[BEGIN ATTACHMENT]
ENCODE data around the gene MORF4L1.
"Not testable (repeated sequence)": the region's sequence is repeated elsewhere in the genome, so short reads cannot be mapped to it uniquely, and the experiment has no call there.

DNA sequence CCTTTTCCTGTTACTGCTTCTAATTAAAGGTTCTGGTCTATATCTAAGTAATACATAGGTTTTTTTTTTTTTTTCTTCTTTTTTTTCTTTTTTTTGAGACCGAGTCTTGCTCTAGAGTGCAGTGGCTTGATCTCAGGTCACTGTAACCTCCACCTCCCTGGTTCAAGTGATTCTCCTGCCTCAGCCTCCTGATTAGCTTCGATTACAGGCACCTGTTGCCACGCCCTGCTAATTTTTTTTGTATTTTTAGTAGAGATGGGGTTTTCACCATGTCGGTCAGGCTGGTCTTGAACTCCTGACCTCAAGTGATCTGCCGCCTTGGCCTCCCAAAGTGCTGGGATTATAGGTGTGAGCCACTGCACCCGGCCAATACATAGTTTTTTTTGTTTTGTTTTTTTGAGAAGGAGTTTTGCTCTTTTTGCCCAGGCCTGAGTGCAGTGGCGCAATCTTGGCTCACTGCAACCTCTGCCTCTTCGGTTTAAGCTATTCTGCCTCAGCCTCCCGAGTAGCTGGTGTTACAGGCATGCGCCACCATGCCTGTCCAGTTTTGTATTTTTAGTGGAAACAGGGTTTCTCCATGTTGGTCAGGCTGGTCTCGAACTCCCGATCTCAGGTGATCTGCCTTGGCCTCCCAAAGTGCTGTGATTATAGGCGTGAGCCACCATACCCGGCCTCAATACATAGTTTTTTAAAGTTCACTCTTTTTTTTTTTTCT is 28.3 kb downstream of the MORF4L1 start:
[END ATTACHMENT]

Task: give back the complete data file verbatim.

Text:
ENCODE data around the gene MORF4L1.
"Not testable (repeated sequence)": the region's sequence is repeated elsewhere in the genome, so short reads cannot be mapped to it uniquely, and the experiment has no call there.

DNA sequence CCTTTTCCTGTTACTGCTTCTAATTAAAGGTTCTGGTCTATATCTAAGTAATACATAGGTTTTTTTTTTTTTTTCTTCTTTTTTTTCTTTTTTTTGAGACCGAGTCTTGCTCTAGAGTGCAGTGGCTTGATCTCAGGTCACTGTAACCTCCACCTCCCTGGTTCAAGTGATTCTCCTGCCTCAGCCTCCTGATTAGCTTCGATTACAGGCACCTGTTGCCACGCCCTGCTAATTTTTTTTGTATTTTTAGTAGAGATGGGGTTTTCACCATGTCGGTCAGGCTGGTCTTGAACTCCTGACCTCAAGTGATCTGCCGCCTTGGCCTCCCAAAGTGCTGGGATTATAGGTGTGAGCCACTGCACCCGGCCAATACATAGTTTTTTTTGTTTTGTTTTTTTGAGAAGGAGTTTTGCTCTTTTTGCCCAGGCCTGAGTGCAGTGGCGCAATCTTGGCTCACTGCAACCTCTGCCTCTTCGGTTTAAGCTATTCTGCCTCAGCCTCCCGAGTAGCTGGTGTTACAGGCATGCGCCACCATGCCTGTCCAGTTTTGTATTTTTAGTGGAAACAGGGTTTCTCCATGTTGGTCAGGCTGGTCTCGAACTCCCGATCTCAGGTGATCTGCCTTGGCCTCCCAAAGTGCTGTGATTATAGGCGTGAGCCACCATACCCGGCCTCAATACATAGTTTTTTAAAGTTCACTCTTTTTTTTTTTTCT is 28.3 kb downstream of the MORF4L1 start: